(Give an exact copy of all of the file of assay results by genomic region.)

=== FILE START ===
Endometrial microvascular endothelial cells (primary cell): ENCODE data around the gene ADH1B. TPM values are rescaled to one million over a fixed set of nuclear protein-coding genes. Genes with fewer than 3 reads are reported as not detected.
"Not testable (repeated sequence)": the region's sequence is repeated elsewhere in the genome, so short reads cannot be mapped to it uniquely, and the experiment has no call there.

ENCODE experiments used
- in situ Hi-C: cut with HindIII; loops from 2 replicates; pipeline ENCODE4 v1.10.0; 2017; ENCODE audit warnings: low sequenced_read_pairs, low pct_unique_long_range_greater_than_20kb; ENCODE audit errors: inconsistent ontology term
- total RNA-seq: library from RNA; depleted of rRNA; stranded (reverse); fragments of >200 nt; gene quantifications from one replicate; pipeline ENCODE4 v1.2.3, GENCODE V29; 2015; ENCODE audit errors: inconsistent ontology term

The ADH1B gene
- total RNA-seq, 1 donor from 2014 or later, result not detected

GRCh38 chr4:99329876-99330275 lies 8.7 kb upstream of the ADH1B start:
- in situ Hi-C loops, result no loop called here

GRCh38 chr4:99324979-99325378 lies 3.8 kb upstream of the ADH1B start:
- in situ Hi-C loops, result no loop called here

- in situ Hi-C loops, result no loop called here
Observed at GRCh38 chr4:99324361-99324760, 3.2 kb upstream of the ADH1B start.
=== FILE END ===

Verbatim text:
Endometrial microvascular endothelial cells (primary cell): ENCODE data around the gene ADH1B. TPM values are rescaled to one million over a fixed set of nuclear protein-coding genes. Genes with fewer than 3 reads are reported as not detected.
"Not testable (repeated sequence)": the region's sequence is repeated elsewhere in the genome, so short reads cannot be mapped to it uniquely, and the experiment has no call there.

ENCODE experiments used
- in situ Hi-C: cut with HindIII; loops from 2 replicates; pipeline ENCODE4 v1.10.0; 2017; ENCODE audit warnings: low sequenced_read_pairs, low pct_unique_long_range_greater_than_20kb; ENCODE audit errors: inconsistent ontology term
- total RNA-seq: library from RNA; depleted of rRNA; stranded (reverse); fragments of >200 nt; gene quantifications from one replicate; pipeline ENCODE4 v1.2.3, GENCODE V29; 2015; ENCODE audit errors: inconsistent ontology term

The ADH1B gene
- total RNA-seq, 1 donor from 2014 or later, result not detected

GRCh38 chr4:99329876-99330275 lies 8.7 kb upstream of the ADH1B start:
- in situ Hi-C loops, result no loop called here

GRCh38 chr4:99324979-99325378 lies 3.8 kb upstream of the ADH1B start:
- in situ Hi-C loops, result no loop called here

- in situ Hi-C loops, result no loop called here
Observed at GRCh38 chr4:99324361-99324760, 3.2 kb upstream of the ADH1B start.